Four months ago, US giant Dick’s Sporting Goods invested £20m in the UK chain. Now it has written its investment down to zero, and hopes for the company’s future have sunk with it
As it did for Team GB, this summer should have triggered a gold rush for JJB Sports. But instead executives at its Wigan headquarters are wondering if the chain’s 40-year career on the high street is finally over.
Last week, hopes for the struggling retailer faded further after US giant Dick’s Sporting Goods, which had looked as though it might ride to the rescue, distanced itself from JJB, writing down the value of its £20m investment in the company – made just four months ago – to zero.
When that cash injection was announced in April, the agreement included the possibility of more funds. But in updating Dick’s shareholders last week, chief executive Edward Stack was clear: “We have no further funding obligation to JJB at this time and will continue to monitor the situation.”
This apparent change of heart had a dramatic effect on JJB’s already battered share price: it closed the week down 30% at just 3.15p, valuing the company at around £13m. When it last updated shareholders in July, JJB’s then chief executive, Keith Jones, blamed poor sales of England shirts during the Euro 2012 tournament for a dire performance that meant it would have to put the brakes on much-needed store refurbishments and ask shareholders for more cash soon.
But JJB has got the begging bowl out four times in as many years, and the cash-hungry business has burned through more than £200m raised from investors while a succession of management teams has showed little sign of effecting a turnaround.
While JJB has been self-destructing, rivals have got stronger. “Sports Direct stands for value; JD stands for fashion; and JJB stands for nothing,” says one supplier. “The people who have been managing JJB haven’t come from a sportswear background and don’t empathise or understand the customer. Now JJB’s not the cheapest and it’s not cool… it’s not very good at anything.”
JJB has only survived a series of financial crunches thanks to the largesse of a small group of investors and its landlords, who have endured two company voluntary arrangements (CVAs) – legal agreements that enable struggling retailers to slash their rent costs. The fundraisings, including the one in April, garnered support from some of JJB’s biggest shareholders: Invesco, Harris Associates, Crystal Amber and the Bill and Melinda Gates Foundation. The question is now, with still no sign of light at the end of the tunnel, whether they will throw more good money after bad.
Insiders at JJB say talk of demise is premature, and that although recent trading has been poor, it has not breached its banking covenants: in July, JJB’s bank debt stood at £17.7m. But it has emerged that turnaround groups, such as Better Capital led by private equity tycoon Jon Moulton, are considering buying up its loans as a means of gaining control.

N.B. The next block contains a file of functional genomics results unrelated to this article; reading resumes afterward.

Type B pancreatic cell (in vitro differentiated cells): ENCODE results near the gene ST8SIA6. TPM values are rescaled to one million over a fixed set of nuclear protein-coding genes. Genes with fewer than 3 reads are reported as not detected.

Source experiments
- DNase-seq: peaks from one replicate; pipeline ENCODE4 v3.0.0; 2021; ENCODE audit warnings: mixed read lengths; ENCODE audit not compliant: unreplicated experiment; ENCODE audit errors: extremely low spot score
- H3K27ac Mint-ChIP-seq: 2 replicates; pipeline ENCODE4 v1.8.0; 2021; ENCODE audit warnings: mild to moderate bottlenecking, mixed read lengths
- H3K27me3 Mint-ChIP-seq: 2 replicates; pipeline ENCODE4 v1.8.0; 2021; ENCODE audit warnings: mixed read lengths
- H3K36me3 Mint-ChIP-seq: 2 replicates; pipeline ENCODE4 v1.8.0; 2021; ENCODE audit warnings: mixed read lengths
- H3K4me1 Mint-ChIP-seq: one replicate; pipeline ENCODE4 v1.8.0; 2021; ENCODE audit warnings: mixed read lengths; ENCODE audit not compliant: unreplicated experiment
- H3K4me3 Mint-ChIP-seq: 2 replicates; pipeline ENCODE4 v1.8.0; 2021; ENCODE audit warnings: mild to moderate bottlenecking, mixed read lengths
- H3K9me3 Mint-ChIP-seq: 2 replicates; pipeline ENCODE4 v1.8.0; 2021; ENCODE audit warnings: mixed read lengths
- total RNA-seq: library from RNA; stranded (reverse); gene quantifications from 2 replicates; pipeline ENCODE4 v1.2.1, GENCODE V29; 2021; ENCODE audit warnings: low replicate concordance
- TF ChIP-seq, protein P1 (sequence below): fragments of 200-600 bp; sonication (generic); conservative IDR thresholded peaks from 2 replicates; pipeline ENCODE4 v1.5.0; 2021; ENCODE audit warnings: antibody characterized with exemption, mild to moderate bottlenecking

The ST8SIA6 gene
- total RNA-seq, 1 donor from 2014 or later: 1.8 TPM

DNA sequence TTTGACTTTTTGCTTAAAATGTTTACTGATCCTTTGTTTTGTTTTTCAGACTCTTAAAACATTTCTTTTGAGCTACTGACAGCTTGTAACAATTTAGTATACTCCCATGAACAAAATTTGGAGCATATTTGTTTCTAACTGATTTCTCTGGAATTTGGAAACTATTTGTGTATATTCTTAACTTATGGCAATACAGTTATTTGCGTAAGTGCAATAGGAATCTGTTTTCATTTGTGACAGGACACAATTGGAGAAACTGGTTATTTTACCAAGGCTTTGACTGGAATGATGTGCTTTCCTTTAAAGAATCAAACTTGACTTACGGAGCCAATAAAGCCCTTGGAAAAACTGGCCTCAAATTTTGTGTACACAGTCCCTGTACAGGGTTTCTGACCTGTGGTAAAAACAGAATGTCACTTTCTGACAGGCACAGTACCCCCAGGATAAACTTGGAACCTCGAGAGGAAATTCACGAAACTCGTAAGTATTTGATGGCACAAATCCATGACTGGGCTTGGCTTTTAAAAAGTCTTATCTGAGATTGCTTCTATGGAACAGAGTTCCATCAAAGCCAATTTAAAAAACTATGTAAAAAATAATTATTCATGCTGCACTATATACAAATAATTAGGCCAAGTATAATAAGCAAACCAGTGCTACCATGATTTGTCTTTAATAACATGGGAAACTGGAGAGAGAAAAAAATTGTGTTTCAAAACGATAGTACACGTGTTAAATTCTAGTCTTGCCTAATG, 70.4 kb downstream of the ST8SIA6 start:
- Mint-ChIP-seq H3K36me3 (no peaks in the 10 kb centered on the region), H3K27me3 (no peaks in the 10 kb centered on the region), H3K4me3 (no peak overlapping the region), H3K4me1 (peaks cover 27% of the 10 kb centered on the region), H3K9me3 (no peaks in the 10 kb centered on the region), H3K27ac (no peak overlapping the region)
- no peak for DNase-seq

“As third parties put their hat into the ring to try and buy the group’s debt, the story on JJB has gone from one of hope, given the backing of Dick’s, to one of huge uncertainty again,” says Singer analyst Matthew McEachran.
If JJB were to fail, the list of buyers would perhaps be limited by competition concerns in what is still a close-knit sector. Those with long memories will remember the Office of Fair Trading’s inquiry into the price-fixing of replica football shirts a decade ago, which landed many of the key players, including JJB, then the biggest name in the market, with multimillion-pound fines. Today JJB, with annual sales of £284.2m, is dwarfed by Sports Direct’s turnover of £1.8bn while number two player JD, another possible buyer, is grappling with a new charge – outdoor chain Blacks, which it took out of administration in January.
The estimated £8.5bn sports goods market appears to offer diminishing returns. In the 1990s and early part of this century, sportswear was a thriving sector thanks to its mass adoption as casualwear. But Sports Direct has annihilated the competition with its “pile it high, sell it cheap” approach, leaving niche stores and websites such as American Golf Discount Centre, Decathlon and Wiggle to carve up what’s left.
JJB has been riven by both internal and external battles. It has been unable to recover from the disastrous tenure of Chris Ronnie, chief executive between 2007 and 2009, who made a series of poor acquisitions that saddled it with debt. In April, Ronnie was charged with a series of offences relating to an alleged £1m fraud at the retailer. Ronnie denies the charges.
Analysts suggest the next test for JJB will be 29 September, when a big rent bill falls due. Dave Whelan, its founder, is keeping a watchful eye on his former charge. In 2009, he acquired its health club chain in a generous £83m deal that bought JJB some time. “I don’t want it to go [into administration] and it would be sad for Wigan if it did go,” he says. Although a fraction of its former size, the 180-store chain still employs more than 4,000 people.
If JJB were to collapse, Whelan would be interested in buying “certain aspects” of it: “I wouldn’t be looking at the whole of JJB. There’s quite a lot of things wrong and it’s been badly run.” But there is no reason why a sports shop “run well” shouldn’t succeed, he says: sales in the gym shops, now called DW Sports Fitness, are up 15% “purely on the back of the Olympics”.
Following a recent visit to JJB’s Wigan head office, the supplier left with a sense that it was all over: “There seemed to be no fight, no leadership, no strategy.” JJB has its own Olympic mascot in the shape of gold-medal-winning rower Sir Matthew Pinsent, who sits on its board. But there is little sign of Pinsent’s sporting glory rubbing off on JJB.
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